By Nicholas Vinocur
PARIS, March 2 (Reuters) - For two weeks French surgeon Jacques Bares watched civilians die in a candle-lit operating room from wounds which would have been easily treatable in peacetime, while mortar rounds rained down on the besieged Syrian city of Homs.
Beres, co-founder of Doctors Without Borders, worked alongside Syrian surgeons in a makeshift hospital near the Baba Amro neighbourhood where journalists Marie Colvin and Remi Ochlik were killed by shellfire on Feb. 22.
Rebels withdrew from the district on Thursday after being pounded by shell and mortar fire for weeks. An official at Syria's foreign ministry said the army had "cleansed Baba Amro of the foreign-backed armed groups of terrorists."
After his return to Paris, Beres told journalists that living conditions inside Syria's third-largest city were "catastrophic" due to unrelenting mortar fire which crushed buildings and left doctors operating without electricity.
Working from a building near Baba Amro, the neighbourhood where the two journalists were killed and the focus of the most intensive shelling, Beres said he had stayed indoors to avoid being targeted or arrested as an American spy.
"If I had been in that neighbourhood (Baba Amro) I may well have ended up like Colvin," he said. "You cannot give people medical treatment in that neighbourhood, it's unbearable."
Beres, who returned to France last Friday, said he travelled to Homs independently and then sought the sponsorship of a French Muslim umbrella group, as Doctors Without Borders does not normally condone its members entering countries illegally.
"It was important to have that card (from the group), so at least I had the backing of a Muslim group and would not be immediately taken for an American spy," he said.
Once inside Homs, the 71-year-old got to work with local doctors in an apartment building. Electricity from a diesel generator flowed intermittently, leaving surgeons to work by candelight when fuel ran out. Nights were cold.
Beres said most injured people admitted to his ward were civilians with puncture wounds from heavy mortar rounds which break into fragments upon impact. Life expectancy for people hit in the head or chest was short and more than one patient who could normally have been saved died on his operating table.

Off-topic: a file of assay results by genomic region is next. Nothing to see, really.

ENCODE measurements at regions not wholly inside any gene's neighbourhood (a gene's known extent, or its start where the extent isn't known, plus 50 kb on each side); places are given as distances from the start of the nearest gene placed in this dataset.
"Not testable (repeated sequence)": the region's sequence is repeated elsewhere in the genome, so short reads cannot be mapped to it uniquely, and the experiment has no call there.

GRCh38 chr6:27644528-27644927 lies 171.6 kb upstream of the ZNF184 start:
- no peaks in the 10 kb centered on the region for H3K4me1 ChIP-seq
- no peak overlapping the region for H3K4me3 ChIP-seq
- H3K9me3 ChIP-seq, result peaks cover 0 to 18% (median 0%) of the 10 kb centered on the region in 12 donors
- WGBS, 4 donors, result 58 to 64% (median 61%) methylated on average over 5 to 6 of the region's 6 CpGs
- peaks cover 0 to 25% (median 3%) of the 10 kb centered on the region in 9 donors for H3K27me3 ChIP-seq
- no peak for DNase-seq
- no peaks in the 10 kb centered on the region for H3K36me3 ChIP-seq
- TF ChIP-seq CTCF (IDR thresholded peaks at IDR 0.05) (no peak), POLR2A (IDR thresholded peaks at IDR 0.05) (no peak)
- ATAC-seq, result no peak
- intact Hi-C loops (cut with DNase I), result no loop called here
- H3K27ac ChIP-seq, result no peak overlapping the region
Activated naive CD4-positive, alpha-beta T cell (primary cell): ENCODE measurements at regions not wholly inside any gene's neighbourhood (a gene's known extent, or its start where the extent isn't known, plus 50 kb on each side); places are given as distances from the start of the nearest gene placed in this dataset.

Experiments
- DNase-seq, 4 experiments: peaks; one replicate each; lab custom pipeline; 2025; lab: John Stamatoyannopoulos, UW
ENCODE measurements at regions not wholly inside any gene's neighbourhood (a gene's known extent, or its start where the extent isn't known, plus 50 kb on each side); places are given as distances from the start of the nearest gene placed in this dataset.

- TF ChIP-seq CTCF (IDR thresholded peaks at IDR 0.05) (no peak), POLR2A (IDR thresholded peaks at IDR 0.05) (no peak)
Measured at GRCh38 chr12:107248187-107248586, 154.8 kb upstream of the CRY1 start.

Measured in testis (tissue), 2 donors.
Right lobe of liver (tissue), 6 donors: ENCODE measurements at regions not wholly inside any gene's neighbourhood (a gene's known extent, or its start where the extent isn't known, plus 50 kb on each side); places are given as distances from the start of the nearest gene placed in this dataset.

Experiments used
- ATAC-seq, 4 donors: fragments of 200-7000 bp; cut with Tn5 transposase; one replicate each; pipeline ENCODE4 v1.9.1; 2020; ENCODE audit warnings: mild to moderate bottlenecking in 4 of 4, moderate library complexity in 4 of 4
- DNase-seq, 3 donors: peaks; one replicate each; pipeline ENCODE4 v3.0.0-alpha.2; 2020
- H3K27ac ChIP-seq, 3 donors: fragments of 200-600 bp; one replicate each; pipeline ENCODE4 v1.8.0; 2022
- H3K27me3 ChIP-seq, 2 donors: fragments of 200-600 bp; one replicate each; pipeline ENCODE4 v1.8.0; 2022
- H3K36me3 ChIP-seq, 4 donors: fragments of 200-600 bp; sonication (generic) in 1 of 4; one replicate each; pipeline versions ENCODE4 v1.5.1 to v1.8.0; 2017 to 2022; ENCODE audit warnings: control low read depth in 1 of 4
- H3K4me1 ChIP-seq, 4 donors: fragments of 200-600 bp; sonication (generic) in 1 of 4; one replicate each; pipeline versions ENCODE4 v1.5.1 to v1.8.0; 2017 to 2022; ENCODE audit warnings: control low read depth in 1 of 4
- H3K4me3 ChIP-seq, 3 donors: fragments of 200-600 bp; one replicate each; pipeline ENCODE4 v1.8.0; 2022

The ward also admitted fighters from the rebel Free Syrian Army, though they were a minority, Beres said. He had met no foreign fighters in Homs.
The United Nations says Syrian security forces have killed more than 7,500 civilians since the revolt began last March. Syria's government said in December that "armed terrorists" had killed more than 2,000 soldiers and police during the unrest.
"I have every reason to believe the current (official) death toll is lower than the reality," Beres said. "There are those whose bodies are unrecognisable, those which are hidden under rubble."
Asked if conditions in Homs reminded him of any other conflict Beres, who has seen many, said: "Suffering is universal. A mother who's lost a child shows pain all around the world, though in different ways."
But conditions in Homs did recall the misery of Grozny, the capital city of the Chechen Republic in Russia, when it was being pounded by Russian forces at the height of the second Chechen War in the late 1990s, he said.
"The size of the cities is similar, there is a mix of urban and rural, and very few cellars in which to take cover because Muslim people don't need to put their wine there," he said.
"And then there is the intensity of the repression: relentless," he added. (Reporting By Nicholas Vinocur; Editing by Tim Pearce)